Authors: Akhil Reed Amar
Seen this way, the clause calls to mind the ex-post-facto clause, which was also understood by leading Federalists as simply making explicit what would otherwise have been merely (but clearly) implicit. Indeed, the link between the two clauses was even tighter, for the necessary-and-proper clause included an important textual reminder that congressional laws should be “proper.” Marshall understood
in this context to mean that congressional laws had to fit with the “spirit of the constitution” and not merely its “letter.” A law that was merely a “pretext” should not be upheld under the necessary-and-proper clause, Marshall insisted.
Note what this means. As Marshall took pains to prove, the necessary-and-proper clause subtracted nothing from federal power. The clause “cannot be construed to restrain” the earlier enumerated powers of Congress. Therefore, Marshall believed that the earlier enumerations themselves included a propriety requirement—albeit an implicit one. Just as Blackstone, in a passage paraphrased at Philadelphia by Ellsworth and Wilson, had
insisted that ex-post-facto laws were not “
viewed as true laws, so Marshall insisted that all federal laws were governed by a propriety requirement, and would have been so governed even if the necessary-and-proper clause had never existed.
An illustrative hypothetical to highlight the difference between “proper” and “improper” congressional action: Suppose that in June 1789, the First Congress had enacted a law restricting the transportation across state lines of certain “noxious” items. Ordinarily, such a law would fall squarely within the letter and spirit of Congress’s enumerated power to “regulate Commerce…among the several States.” Suppose, however, that this law had defined “noxious” items to consist solely of “newspapers and pamphlets recommending that the people elect a different set of Representatives to Congress in 1790.” Would such a law truly fit the spirit of the Constitution? Would this law be constitutionally “proper,” or instead be an impermissible “pretext”?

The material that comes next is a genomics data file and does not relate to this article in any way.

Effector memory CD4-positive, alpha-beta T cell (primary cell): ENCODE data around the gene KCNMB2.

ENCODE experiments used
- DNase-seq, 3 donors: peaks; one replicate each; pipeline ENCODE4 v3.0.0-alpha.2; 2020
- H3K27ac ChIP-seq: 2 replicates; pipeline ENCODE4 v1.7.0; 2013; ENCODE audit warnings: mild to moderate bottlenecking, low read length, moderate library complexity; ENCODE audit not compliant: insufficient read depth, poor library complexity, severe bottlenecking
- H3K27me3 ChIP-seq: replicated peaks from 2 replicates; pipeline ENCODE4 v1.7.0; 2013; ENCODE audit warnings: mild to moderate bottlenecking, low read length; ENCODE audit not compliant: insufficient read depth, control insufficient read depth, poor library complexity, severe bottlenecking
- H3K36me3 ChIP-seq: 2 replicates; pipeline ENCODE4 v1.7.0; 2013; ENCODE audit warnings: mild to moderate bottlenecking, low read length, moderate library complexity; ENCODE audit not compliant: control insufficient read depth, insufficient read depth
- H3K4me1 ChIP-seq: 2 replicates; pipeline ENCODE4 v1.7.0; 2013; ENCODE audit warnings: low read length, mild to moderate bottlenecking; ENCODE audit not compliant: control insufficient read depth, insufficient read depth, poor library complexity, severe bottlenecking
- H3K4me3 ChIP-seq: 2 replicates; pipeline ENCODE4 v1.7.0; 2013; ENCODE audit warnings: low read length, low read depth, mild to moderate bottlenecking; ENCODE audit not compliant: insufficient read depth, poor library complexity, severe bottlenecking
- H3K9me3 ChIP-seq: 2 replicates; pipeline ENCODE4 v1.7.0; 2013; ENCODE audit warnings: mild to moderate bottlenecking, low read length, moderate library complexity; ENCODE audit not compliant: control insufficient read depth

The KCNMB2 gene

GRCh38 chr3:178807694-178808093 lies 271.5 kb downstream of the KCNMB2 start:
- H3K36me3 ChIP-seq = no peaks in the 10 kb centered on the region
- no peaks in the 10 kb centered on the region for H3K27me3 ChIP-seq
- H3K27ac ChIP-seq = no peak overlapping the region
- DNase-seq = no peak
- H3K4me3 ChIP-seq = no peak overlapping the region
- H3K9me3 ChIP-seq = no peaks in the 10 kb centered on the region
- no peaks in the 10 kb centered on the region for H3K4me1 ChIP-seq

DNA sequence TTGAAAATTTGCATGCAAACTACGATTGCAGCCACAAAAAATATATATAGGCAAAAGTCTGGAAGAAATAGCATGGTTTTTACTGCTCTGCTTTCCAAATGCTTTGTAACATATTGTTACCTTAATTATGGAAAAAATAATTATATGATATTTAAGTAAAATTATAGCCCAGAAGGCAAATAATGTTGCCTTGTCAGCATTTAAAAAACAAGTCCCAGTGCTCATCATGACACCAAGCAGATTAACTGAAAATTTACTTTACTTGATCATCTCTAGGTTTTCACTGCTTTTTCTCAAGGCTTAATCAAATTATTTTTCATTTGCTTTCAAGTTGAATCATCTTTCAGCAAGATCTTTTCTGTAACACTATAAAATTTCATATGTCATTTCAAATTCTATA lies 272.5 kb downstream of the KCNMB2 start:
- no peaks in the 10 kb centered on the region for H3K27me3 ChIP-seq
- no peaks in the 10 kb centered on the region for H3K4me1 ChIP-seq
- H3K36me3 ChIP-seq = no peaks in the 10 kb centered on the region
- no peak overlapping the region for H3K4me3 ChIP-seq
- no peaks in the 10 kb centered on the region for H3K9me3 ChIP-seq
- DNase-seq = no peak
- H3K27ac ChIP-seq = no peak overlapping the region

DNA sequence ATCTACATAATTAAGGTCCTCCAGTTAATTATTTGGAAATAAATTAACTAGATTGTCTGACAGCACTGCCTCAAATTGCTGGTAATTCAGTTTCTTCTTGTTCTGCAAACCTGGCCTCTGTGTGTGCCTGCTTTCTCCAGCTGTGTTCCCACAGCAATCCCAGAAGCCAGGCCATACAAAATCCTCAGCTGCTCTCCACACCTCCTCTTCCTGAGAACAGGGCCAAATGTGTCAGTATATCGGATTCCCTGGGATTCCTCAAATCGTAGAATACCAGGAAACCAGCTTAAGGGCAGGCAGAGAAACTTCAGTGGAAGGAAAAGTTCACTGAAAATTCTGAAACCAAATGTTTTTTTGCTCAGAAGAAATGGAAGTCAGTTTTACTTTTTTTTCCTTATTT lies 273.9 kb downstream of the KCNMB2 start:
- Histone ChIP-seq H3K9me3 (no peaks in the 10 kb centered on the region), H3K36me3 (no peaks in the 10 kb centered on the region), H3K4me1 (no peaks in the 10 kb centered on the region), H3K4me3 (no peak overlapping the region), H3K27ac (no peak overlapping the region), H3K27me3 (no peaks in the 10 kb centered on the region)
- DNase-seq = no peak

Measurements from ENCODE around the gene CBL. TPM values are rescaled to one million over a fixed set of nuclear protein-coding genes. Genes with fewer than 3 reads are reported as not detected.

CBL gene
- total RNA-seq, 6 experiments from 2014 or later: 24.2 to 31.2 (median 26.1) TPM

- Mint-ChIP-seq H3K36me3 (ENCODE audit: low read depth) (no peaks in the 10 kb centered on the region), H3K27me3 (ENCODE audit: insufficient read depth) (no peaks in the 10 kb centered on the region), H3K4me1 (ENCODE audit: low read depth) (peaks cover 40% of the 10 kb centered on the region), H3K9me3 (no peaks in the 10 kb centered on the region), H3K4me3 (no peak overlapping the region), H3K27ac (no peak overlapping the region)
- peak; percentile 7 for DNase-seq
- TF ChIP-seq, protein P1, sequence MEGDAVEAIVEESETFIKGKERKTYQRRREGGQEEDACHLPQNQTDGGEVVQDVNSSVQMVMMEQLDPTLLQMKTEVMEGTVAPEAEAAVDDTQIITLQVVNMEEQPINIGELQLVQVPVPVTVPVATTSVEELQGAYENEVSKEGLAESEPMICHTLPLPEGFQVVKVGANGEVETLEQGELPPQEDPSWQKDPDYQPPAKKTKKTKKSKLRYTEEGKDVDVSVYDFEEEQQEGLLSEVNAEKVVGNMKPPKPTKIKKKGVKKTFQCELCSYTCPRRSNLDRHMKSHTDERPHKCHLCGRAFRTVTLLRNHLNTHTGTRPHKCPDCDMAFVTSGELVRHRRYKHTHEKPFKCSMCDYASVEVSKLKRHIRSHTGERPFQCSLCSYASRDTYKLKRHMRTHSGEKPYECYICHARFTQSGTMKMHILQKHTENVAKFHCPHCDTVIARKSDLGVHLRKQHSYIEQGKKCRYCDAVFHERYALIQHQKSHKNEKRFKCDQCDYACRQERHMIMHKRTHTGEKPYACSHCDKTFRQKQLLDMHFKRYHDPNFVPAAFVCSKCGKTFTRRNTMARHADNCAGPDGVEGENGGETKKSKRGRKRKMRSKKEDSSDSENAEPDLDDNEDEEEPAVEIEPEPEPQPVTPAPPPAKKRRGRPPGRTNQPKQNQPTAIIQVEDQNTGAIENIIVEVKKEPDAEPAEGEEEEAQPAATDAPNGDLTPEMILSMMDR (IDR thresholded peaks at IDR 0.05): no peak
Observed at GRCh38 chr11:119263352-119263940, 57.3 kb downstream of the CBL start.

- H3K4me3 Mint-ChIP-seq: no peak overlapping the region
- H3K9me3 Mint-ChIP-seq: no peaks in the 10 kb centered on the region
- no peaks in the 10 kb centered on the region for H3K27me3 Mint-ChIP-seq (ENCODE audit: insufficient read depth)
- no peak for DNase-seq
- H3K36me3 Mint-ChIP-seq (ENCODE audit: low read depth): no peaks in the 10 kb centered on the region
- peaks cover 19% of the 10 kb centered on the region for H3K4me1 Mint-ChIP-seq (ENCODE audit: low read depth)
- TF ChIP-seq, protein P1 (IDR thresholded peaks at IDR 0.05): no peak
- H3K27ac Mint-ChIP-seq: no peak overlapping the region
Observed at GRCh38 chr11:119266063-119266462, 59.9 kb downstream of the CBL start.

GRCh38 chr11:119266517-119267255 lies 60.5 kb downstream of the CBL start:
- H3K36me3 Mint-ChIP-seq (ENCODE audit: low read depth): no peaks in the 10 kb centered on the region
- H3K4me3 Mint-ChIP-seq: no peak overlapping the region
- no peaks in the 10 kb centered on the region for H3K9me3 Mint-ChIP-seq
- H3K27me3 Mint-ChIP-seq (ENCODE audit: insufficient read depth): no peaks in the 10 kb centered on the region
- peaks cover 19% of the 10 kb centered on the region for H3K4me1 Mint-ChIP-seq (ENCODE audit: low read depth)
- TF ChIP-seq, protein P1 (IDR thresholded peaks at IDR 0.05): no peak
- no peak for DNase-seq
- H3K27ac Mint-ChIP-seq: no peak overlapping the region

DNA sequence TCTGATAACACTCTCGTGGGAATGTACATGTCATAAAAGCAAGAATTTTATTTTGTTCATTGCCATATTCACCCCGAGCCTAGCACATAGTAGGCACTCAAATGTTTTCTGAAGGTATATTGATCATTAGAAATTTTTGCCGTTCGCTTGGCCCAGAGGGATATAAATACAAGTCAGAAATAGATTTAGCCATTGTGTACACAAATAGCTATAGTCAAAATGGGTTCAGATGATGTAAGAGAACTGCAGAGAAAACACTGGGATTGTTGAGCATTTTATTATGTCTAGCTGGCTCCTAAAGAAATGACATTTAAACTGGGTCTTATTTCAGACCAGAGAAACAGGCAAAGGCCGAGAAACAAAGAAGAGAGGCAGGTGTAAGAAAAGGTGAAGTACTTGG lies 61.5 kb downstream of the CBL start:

In confronting this hypothetical, most modern Americans would instinctively reach for the First Amendment. But in June 1789, the First Amendment had yet to be proposed by Congress or ratified by the states.
No matter. The free-expression core of that amendment was itself merely declaratory—making textually plain what was otherwise strongly implicit. When we read the Constitution as a “whole instrument,” we readily see that it was designed to establish a regime of fair elections and thus robust political expression. In such a republic, the people would freely choose their congressmen, and Congress would have no proper power to squelch or skew electoral discourse, especially discourse about whether incumbent congressmen should be reelected. In light of the entire Constitution’s basic structure, our hypothetical law should be seen as an improper, and therefore unconstitutional, use of an express enumerated power—even in the absence of the First Amendment, and, indeed, even had the Constitution omitted the purely declaratory word “proper.” From day one, the Constitution prohibited certain kinds of federal censorship even though the underlying prohibition could be said to be purely implicit.
LET US NOW TURN
to the second question decided by
, and Marshall’s argument that no state could unilaterally tax the federal bank
(or any other proper federal instrumentality). Today, many treat this part of
as relying solely on the text of the Constitution’s supremacy clause, which declares that “the Laws of the United States which shall be made in Pursuance” of the Constitution prevail over “Contrary” state laws. In 1983, Justice Harry Blackmun, joined by three colleagues, wrote that “the Supremacy Clause, of course, is the foundation of
McCulloch v. Maryland
, where the Court laid down the principle that the property, functions, and instrumentalities of the Federal Government are immune from taxation by its constituent parts.”
invoked the supremacy clause in a more subtle way. Marshall treated the issue of state taxation of a federal agency as governed not so much by the decisive words of a single clause as by the deeper principles animating the document as a whole. Marshall insisted on reading between the lines to vindicate the document’s spirit, rather than focusing solely on its letter:
There is no express provision for the case
, but the [bank’s] claim has been sustained on a principle which so entirely pervades the constitution, is so intermixed with the materials which compose it, so interwoven with its web, so blended with its texture, as to be incapable of being separated from it, without rending it into shreds. This great principle is, that the constitution and the laws made in pursuance thereof are supreme; that they control the constitution and laws of the respective States, and cannot be controlled by them. (Emphasis added.)